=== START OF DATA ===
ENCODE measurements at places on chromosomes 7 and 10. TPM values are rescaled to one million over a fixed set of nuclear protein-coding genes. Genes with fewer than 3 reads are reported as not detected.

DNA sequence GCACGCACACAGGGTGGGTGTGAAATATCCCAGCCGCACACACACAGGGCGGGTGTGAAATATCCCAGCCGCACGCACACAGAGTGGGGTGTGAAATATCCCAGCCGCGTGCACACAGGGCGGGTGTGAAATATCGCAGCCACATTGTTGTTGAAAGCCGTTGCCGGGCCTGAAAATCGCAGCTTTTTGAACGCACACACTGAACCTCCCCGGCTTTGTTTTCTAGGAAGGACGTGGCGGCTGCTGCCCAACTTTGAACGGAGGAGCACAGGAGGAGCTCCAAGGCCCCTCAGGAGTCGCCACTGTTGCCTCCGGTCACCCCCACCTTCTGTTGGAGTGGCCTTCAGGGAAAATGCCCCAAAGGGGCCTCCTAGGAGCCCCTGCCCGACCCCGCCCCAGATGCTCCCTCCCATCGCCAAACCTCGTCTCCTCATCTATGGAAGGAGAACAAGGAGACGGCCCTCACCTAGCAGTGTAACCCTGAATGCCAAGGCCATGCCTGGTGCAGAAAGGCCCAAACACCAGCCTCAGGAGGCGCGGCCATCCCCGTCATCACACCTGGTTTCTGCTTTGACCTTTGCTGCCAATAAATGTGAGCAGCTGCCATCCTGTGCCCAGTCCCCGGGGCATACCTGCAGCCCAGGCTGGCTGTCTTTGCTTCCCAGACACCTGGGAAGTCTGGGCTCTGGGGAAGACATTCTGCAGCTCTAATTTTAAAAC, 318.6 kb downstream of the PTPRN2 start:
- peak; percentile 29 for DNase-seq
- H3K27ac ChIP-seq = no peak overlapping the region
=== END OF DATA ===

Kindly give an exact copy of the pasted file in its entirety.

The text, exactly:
ENCODE measurements at places on chromosomes 7 and 10. TPM values are rescaled to one million over a fixed set of nuclear protein-coding genes. Genes with fewer than 3 reads are reported as not detected.

DNA sequence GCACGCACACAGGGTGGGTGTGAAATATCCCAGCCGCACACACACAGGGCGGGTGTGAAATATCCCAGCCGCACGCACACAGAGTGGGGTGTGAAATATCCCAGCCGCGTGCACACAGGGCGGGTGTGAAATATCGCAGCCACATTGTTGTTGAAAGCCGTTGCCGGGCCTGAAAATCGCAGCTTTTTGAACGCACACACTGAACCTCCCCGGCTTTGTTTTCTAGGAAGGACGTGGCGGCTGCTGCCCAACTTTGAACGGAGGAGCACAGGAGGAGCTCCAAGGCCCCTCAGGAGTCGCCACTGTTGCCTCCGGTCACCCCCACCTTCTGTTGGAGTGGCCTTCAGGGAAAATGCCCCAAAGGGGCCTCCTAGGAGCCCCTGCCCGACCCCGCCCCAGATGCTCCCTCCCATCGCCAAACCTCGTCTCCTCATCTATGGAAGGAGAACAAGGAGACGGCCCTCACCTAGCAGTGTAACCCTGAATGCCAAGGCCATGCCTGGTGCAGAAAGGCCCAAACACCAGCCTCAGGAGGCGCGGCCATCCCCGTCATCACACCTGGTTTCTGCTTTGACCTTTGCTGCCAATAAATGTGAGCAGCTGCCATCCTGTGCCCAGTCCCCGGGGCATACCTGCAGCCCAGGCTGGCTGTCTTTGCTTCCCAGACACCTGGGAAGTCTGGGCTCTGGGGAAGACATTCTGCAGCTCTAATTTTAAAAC, 318.6 kb downstream of the PTPRN2 start:
- peak; percentile 29 for DNase-seq
- H3K27ac ChIP-seq = no peak overlapping the region